November Eco-Friendly Challenge: Food for Thought

Helloooo everyone! 

It feels like I’ve been a while since I did one of these, but with only two challenges left to pursue this year, I couldn’t give up so close to the finish line! Plus, I couldn’t think of a more appropriate time to share an eco-friendly post than during the UN Climate Change Conference. If you’re not following, please do, as this conference is crucial to see if world leaders will make the changes necessary to prevent devastating climate disasters in coming years. It may not impact you immediately, but it will affect us all eventually, and then we won’t be able to hide from it so let’s act now!! 

I’ve tried many fun, interesting eco-friendly challenges this year, and some of my favourites have been food-related ones. Of course, that might just be because food is just amazing. However, I struggled to think of a food-related sustainability challenge that I hadn’t done in some way before, so to spice up the challenge, I thought, why not combine some of them into one big one? 

So this month, I bring you my food for thought challenge, where I’m going to combine three food-related eco-friendly challenges for my last month before the Christmas season!

Number one: Minimise meat and dairy. 

Meat and dairy products are one of the biggest contributors to fossil fuels, at least according to several websites and books I’ve read on the matter. I’ve already done a vegetarian challenge, and it was easier than I anticipated (probably because I love veggie foods anyway), but sometimes making significant lifestyle changes like that aren’t for everyone, so at the very least, trying to minimise meat and dairy products is a good start. 

This month, I’m going to try and eat vegetarian as much as possible. If I’m not eating vegetarian, try and eat as little red meat as possible. Lastly, I’m also going to try and minimise my dairy consumption, which will possibly be the hardest – I mean, it’s getting really cold in Durham now, and hot chocolate has dairy in it … but I suppose it’ll help me keep my sugar consumption down. If you want to read about my vegetarian challenge, you can do so by clicking here! 

Photo by BULBFISH on

Number two: Eat and shop locally. 

No matter what sort of food you eat, it’s always more environmentally friendly to eat and shop as local as possible. By buying your fruit and veg from a local farmer’s market, not only do you cut down on plastic waste, but the produce can often be cheaper, healthier, and it’s more environmentally sustainable to grow. 

Photo by Min An on

There are also options for buying pantry staples from different places other than supermarkets with lots of plastic packaging. For instance, I volunteer at a Zero Waste store called Scoop (you can check them out here). You can buy lots of pantry staples, often cheaper than at supermarkets without plastic packaging. You can bring your own jars or containers and get all the essential foods (and some cleaning supplies) you need, which is great for you, your wallet and the environment. 

Photo by cottonbro on

Lastly, sometimes we all want to eat out and treat ourselves, but for this month, I’m going to focus on only supporting small local businesses. These family-owned or small businesses often make healthier food (because it’s not mass-produced or standardised) and are less harmful to the environment. 

Number three: Minimise food waste 

Last but not least, let’s not forget that food waste is a significant environmental problem. A huge portion of the food produced is wasted, despite the many people living without enough food for survival. There are lots of ways to minimise food waste, including keeping a waste log, meal planning and properly thinking about how to use all the foods you buy before you end up just throwing them away. This month, I’m going to try and minimise waste for the whole month, and you can see the inspiration for this part in the last eco-friendly challenge I did here!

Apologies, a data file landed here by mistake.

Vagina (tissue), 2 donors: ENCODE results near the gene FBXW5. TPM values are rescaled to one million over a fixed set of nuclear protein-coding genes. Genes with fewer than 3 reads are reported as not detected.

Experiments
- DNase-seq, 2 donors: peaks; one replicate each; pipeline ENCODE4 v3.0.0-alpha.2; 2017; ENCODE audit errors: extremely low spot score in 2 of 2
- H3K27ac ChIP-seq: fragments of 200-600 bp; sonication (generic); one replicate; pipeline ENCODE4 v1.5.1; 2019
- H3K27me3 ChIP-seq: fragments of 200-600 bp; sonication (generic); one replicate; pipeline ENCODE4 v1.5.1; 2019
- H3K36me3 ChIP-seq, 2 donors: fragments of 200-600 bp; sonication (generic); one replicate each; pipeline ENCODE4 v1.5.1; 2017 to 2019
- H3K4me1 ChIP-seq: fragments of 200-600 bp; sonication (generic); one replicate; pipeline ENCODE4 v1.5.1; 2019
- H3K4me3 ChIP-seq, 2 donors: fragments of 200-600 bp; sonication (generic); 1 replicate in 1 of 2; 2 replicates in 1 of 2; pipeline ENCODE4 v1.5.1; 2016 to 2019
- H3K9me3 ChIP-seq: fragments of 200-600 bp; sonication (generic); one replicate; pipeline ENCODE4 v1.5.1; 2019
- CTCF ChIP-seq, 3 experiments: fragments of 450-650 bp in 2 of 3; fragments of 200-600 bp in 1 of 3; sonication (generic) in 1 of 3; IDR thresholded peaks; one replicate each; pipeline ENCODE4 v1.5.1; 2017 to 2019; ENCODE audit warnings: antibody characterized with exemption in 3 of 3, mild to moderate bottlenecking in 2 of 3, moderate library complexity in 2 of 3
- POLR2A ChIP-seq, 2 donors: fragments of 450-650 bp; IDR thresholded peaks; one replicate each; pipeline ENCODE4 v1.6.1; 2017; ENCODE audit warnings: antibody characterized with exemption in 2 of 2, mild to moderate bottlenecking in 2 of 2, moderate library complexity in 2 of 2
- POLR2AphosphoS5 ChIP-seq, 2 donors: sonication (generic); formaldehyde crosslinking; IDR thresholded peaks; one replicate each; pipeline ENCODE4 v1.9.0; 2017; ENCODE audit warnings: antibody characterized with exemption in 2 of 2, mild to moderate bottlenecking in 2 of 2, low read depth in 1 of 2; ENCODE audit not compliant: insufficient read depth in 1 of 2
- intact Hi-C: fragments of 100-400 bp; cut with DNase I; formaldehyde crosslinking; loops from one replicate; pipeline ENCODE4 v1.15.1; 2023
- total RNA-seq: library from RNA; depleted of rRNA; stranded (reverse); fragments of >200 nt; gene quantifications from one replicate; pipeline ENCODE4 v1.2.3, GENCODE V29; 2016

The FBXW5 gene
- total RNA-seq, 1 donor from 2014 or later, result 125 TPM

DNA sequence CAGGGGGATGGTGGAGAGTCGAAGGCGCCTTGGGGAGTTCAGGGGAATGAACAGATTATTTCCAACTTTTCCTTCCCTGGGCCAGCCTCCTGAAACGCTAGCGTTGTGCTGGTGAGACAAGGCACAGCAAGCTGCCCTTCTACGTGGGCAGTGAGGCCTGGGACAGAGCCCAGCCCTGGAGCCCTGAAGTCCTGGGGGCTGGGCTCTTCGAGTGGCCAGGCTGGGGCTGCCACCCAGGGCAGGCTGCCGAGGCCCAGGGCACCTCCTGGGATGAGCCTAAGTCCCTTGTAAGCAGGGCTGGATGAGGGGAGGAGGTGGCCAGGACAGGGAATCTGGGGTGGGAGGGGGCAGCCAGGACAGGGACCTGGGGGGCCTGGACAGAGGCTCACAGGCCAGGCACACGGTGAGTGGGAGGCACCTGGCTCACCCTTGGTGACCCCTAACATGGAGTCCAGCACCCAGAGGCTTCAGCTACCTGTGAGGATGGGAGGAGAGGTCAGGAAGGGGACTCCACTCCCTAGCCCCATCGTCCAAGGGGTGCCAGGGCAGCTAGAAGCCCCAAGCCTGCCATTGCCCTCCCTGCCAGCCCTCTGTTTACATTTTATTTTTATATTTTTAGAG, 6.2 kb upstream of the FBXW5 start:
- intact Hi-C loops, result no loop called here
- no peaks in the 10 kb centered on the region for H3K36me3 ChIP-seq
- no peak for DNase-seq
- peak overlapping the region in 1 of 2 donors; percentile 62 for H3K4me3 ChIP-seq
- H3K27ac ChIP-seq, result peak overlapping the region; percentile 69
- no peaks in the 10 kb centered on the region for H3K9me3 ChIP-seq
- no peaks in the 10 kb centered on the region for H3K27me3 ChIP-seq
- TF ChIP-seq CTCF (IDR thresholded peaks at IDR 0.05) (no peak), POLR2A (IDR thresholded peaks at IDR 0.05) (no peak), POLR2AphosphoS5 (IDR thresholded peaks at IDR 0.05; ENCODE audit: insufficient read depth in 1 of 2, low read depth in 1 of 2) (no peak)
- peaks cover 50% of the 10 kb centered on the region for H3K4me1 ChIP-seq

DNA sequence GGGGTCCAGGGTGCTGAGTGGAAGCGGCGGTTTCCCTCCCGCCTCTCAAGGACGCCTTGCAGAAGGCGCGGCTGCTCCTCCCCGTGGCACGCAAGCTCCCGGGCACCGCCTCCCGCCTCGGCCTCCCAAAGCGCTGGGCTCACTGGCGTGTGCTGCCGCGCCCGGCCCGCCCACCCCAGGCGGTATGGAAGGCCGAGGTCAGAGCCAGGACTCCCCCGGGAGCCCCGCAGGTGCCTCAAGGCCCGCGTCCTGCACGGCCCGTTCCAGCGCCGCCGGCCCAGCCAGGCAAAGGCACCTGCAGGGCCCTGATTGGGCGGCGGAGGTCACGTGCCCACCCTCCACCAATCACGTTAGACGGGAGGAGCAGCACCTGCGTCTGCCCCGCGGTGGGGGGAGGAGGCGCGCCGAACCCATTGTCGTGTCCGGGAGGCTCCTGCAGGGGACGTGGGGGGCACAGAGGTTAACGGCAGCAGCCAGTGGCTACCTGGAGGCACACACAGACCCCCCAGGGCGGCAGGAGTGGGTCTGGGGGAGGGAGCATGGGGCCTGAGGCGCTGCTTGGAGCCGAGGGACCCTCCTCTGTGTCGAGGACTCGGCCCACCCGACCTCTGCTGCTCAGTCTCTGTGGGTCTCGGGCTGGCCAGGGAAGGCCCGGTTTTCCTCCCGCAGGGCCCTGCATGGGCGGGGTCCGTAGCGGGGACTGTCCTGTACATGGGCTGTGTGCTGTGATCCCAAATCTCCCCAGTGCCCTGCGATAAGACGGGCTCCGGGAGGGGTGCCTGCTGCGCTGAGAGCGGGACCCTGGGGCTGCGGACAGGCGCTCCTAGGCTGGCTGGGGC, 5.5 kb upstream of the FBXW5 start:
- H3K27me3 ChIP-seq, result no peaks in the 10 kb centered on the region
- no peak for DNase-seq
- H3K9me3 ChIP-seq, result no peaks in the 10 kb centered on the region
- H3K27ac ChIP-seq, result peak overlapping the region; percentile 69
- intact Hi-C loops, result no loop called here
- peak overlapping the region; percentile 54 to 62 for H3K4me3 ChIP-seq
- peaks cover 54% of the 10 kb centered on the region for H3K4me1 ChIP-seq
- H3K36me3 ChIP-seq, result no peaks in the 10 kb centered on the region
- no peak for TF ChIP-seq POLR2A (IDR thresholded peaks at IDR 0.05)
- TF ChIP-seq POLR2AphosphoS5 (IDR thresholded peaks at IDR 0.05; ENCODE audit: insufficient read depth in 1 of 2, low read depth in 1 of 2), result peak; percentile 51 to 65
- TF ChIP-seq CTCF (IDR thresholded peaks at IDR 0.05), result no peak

Photo by Sarah Chai on

And there you have it! I know this is quite a bit going on for this month, but it’s surprisingly easy to combine them and stay on top of it all when you break it down. Hopefully, I can manage all of this during the month, but as always, I will let you know right at the end. Has anyone else tried any of these challenges? How did they go? Do you have any tips to share? Also, is anyone else both excited and nervous about COP26?? Let’s chat in the comments section! 

Lots of Love

Blondey on a Mission xxx 

Author: blondeyonamission

Hey everyone! I'm a lifestyle and travel blogger from South Africa and about to relocate to the UK for university. My blog is all about stories, tips and advice with topics ranging from university, organisation, friends, books, travel and more. Please check it out and I hope you enjoy xxx

9 thoughts

  1. These are all such great suggestions and I love the idea of eco-friendly challenges! I began implementing all of the above about 8 years ago and gradually, they became second-nature. I had reintroduce chicken/fish after 4 years for health reasons (sourced from local farmers), but everything else has stuck and I can feel good about.

    Liked by 1 person

    1. Thank you so much!! Oh wow that’s amazing – good for you!! Even though you brought in white meat, I think that if you generally practice eco-friendly behaviour and support local, cruelty and hormone free meets then that’s far better than just say turning all your lights off when you don’t need them

      Liked by 1 person

  2. Agree, the Climate Change is really scary, am following as much as possible, do agree with Greg, Zoom works so well, dont need Gas Guslsers. I am going to do 4 x vegetarian meals a week and then use Pork or Chicken otherwise my Hubby might divorce me. Thanks for the tips and inspiration,

    Liked by 1 person

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